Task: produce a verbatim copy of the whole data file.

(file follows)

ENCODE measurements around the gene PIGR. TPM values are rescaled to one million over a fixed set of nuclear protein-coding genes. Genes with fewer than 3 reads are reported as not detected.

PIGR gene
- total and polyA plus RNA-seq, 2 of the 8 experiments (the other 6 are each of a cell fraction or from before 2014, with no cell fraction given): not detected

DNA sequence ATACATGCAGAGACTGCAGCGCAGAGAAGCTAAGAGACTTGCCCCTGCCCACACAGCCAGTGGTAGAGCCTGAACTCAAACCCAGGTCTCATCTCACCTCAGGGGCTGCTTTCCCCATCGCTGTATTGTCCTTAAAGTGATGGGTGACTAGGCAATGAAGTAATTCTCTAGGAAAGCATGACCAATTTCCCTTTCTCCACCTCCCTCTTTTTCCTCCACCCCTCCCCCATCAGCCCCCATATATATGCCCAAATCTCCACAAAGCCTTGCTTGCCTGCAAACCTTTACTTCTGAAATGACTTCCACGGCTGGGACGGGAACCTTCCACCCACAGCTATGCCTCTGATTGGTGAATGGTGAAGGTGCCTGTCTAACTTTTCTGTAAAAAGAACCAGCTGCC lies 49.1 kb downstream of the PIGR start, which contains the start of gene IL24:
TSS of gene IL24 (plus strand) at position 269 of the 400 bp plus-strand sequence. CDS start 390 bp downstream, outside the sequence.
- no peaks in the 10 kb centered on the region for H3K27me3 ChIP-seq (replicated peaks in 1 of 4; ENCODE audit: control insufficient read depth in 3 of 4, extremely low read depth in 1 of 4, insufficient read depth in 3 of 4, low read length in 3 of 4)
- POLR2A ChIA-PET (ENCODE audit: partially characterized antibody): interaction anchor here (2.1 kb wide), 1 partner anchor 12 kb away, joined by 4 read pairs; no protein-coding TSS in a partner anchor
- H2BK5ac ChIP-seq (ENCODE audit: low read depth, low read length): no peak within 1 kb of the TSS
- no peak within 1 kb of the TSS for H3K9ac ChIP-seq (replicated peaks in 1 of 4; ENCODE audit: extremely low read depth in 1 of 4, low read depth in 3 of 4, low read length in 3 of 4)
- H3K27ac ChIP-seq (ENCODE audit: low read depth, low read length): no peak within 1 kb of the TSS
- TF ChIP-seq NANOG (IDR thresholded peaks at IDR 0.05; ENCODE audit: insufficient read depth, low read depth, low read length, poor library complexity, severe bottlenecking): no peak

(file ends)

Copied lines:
ENCODE measurements around the gene PIGR. TPM values are rescaled to one million over a fixed set of nuclear protein-coding genes. Genes with fewer than 3 reads are reported as not detected.

PIGR gene
- total and polyA plus RNA-seq, 2 of the 8 experiments (the other 6 are each of a cell fraction or from before 2014, with no cell fraction given): not detected

DNA sequence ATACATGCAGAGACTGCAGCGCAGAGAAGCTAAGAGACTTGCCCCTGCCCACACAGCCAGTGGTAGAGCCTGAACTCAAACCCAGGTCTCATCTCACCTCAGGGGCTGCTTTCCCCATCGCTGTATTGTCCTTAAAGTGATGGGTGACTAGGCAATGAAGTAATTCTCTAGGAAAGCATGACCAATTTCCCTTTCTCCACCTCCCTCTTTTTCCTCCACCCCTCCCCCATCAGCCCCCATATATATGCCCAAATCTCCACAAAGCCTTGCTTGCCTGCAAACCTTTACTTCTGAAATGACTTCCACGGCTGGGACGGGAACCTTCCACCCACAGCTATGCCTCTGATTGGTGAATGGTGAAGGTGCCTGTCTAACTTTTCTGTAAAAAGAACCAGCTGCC lies 49.1 kb downstream of the PIGR start, which contains the start of gene IL24:
TSS of gene IL24 (plus strand) at position 269 of the 400 bp plus-strand sequence. CDS start 390 bp downstream, outside the sequence.
- no peaks in the 10 kb centered on the region for H3K27me3 ChIP-seq (replicated peaks in 1 of 4; ENCODE audit: control insufficient read depth in 3 of 4, extremely low read depth in 1 of 4, insufficient read depth in 3 of 4, low read length in 3 of 4)
- POLR2A ChIA-PET (ENCODE audit: partially characterized antibody): interaction anchor here (2.1 kb wide), 1 partner anchor 12 kb away, joined by 4 read pairs; no protein-coding TSS in a partner anchor
- H2BK5ac ChIP-seq (ENCODE audit: low read depth, low read length): no peak within 1 kb of the TSS
- no peak within 1 kb of the TSS for H3K9ac ChIP-seq (replicated peaks in 1 of 4; ENCODE audit: extremely low read depth in 1 of 4, low read depth in 3 of 4, low read length in 3 of 4)
- H3K27ac ChIP-seq (ENCODE audit: low read depth, low read length): no peak within 1 kb of the TSS
- TF ChIP-seq NANOG (IDR thresholded peaks at IDR 0.05; ENCODE audit: insufficient read depth, low read depth, low read length, poor library complexity, severe bottlenecking): no peak